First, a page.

Sustainability of energy sources is a big concern for the whole planet. While estimates vary on when we will reach a tipping point, there is little doubt left that it will happen. Attaining new sources of energy will be critical to not only protecting our own species from elimination but also the entire ecosystem we are a part of.
Perhaps no one draws more admiration, and conversely, ire than billionaire mogul Elon Musk. As the co-founder, CEO and product architect at Tesla, Musk oversees the company effort to produce affordable, mass-market electric cars, battery products, and solar panels. He’s also founded SolarCity (more than that later) and SpaceX. SpaceX successfully launched the Falcon Heavy rocket with Musk’s Tesla Roadster as the payload and equipped with cameras. Marketing stunt aside, the potential for the rocket to carry heavy payloads into deep orbit could have potential to travel into deep space one day.
But Musk tends to rub people the wrong way. Some see him simply as a dreamer with too much money and no direction, while others cast him as a movie super villain, hell-bent on using technology only for his financial gain. (Using him as the inspiration for Robert Downey Jr’s portrayal of Iron Man doesn’t help negate the argument.)
But the gains that are potentially within reach for Musk’s companies—within our lifetimes— could vastly change the course of many lives. SpaceX received permission to launch satellites into low orbit for Internet service, making it more cost-effective by boosting competition and also making broadband accessible to people in rural areas. Tesla announced plans in November of 2017 for a semi-truck that could reach a range of 500 miles with a battery and motors built to last for one million miles — technology that would drastically reduce shipping emissions when paired with sustainable energy sources like solar power.
According to a blog on one of his sites, combining his electric car companies and solar energy companies in August 2016, Tesla and SolarCity, “can create fully-integrated residential, commercial, and grid-scale products that improve the way that energy is generated, stored and consumed.” Yes, this is marketing speak from Tesla — but it’s also true. Today, there’s no single platform that lets consumers and businesses acquire and store energy sustainably.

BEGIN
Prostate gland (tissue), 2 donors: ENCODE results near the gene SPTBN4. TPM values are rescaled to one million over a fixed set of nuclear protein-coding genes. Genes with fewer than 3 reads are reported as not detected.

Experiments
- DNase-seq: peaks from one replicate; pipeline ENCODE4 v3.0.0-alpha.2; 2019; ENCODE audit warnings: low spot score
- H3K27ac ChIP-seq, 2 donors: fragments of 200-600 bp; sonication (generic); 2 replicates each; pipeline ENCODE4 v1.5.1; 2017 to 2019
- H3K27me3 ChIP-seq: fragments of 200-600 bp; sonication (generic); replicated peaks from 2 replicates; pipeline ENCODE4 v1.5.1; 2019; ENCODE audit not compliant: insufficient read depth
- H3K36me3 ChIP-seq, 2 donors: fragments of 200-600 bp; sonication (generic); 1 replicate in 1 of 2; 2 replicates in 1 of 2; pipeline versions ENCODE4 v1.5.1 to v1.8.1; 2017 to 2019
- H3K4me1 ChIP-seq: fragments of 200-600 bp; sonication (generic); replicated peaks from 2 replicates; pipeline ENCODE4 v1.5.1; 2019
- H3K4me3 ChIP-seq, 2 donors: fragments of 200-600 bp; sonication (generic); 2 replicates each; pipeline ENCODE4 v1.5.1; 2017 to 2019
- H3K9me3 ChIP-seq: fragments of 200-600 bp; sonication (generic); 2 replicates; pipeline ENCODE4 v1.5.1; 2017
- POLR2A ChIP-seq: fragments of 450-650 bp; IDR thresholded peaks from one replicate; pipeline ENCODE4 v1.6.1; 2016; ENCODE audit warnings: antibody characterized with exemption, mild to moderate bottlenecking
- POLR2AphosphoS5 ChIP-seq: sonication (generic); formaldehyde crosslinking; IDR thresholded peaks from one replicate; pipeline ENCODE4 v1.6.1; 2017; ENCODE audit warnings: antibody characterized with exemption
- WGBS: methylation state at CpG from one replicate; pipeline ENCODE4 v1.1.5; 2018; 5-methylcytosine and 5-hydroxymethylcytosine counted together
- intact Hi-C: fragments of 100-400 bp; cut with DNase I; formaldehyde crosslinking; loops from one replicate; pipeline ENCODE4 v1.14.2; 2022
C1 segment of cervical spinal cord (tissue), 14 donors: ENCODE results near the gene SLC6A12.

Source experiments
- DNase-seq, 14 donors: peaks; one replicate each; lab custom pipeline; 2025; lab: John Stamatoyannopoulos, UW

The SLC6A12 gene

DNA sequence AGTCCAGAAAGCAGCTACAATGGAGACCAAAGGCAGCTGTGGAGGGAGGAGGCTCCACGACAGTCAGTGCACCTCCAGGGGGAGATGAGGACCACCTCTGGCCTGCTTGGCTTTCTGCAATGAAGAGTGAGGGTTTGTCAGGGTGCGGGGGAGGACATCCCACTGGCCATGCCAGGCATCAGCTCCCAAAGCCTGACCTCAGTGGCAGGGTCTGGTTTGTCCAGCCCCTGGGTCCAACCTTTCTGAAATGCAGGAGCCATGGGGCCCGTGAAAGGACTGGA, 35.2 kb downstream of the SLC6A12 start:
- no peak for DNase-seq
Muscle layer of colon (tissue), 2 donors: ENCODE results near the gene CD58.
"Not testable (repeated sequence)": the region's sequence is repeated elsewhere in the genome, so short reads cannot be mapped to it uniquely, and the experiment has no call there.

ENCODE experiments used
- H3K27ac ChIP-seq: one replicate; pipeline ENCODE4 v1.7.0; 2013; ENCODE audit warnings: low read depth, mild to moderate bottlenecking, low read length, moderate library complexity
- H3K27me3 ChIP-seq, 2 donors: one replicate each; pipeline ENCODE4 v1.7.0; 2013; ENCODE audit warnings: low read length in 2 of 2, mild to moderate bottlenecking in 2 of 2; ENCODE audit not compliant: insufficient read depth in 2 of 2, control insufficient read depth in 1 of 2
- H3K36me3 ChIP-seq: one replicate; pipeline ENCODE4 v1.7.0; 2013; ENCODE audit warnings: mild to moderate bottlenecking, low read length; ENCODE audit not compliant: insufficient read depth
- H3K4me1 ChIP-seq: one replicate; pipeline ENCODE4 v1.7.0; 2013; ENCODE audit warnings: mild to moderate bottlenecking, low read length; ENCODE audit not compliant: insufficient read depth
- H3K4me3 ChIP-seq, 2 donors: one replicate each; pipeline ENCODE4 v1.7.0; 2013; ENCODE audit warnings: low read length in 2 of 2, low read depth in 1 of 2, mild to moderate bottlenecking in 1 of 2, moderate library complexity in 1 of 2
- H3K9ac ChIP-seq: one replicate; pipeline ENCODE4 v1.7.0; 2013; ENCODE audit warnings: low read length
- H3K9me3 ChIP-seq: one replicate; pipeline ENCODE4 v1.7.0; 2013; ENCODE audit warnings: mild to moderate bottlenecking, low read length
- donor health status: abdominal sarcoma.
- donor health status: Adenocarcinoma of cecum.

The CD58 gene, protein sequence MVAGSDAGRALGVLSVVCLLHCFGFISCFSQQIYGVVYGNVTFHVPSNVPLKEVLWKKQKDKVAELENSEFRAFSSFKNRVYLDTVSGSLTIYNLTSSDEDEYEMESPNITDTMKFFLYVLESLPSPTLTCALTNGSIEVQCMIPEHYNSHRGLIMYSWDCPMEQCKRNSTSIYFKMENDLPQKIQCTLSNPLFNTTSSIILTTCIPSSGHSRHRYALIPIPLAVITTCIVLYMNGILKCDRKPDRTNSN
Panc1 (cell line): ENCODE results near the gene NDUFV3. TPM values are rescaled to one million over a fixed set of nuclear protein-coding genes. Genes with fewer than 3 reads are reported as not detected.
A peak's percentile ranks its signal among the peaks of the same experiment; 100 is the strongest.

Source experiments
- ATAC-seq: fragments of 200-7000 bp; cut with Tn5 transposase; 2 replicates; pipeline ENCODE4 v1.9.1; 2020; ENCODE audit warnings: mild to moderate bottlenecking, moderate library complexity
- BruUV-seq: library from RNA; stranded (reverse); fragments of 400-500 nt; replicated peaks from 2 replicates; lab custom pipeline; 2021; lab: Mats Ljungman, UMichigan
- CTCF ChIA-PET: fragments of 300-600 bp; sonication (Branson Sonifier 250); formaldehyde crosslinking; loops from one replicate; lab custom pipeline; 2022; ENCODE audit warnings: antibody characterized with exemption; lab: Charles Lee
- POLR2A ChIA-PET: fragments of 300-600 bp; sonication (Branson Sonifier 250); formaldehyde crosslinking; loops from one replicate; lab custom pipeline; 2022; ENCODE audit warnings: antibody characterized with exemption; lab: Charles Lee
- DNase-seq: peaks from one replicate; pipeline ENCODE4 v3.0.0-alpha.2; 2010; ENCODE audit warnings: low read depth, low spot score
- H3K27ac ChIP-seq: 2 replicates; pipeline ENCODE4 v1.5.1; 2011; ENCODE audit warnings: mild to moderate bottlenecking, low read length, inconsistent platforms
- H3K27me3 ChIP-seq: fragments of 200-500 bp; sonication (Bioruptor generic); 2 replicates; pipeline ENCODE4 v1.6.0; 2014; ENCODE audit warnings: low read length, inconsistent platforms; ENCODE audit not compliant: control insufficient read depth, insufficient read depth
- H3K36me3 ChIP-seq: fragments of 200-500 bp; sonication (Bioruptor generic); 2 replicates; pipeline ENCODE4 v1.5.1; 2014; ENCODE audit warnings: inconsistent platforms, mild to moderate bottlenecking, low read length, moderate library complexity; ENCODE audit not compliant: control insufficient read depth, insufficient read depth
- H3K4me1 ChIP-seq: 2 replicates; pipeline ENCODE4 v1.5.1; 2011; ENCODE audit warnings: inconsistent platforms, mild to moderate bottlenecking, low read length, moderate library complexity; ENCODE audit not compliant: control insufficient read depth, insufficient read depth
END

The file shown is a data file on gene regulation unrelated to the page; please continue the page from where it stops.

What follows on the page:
Using his platform to speak out for other forms of improved technology and transportation, Musk continuously encourages innovation. His concept for the “Hyperloop” was met with a lot of criticism and skepticism due to the cost and time to build and be ready for use. Propelling riders through networks of low-pressure tubes to speeds of more than 700 mph, Musk envisions the transportation between major cities being safer and resistant to weather and powered by renewable energy. He has also pursued topics in artificial intelligence, traffic reduction through tunnel systems, high-speed trains, and a non-profit foundation dedicated to space exploration and the discovery of renewable and clean energy sources.
Ashlee Vance’s fascinating biography of Musk paints a nuanced picture of the man, one who is certainly ego-driven to some extent, but also one who’s truly committed to trying to solve the world’s most pressing issues (climate change perhaps chief among them). From Musk’s perspective, Tesla is “Plan A”–save the planet we’ve already got. SpaceX is plan B—get us somewhere else if we ruin this planet through the endless use of unsustainable energy sources.
While he hasn’t maintained a perfect record (production delays have often mired Tesla’s launch of new products), Musk’s dedication to keeping our planet and life here sustainable seems real. If he were simply that “billionaire playboy” he’s sometimes portrayed as, he wouldn’t be sleeping on couches in the Tesla factory.
While it’s human nature (and journalistically profitable) to tear down the wildly successful, we should be open-minded to the possibility that Musk—while yes, enriching himself and creating an outsized persona—is creating a better world for all of us.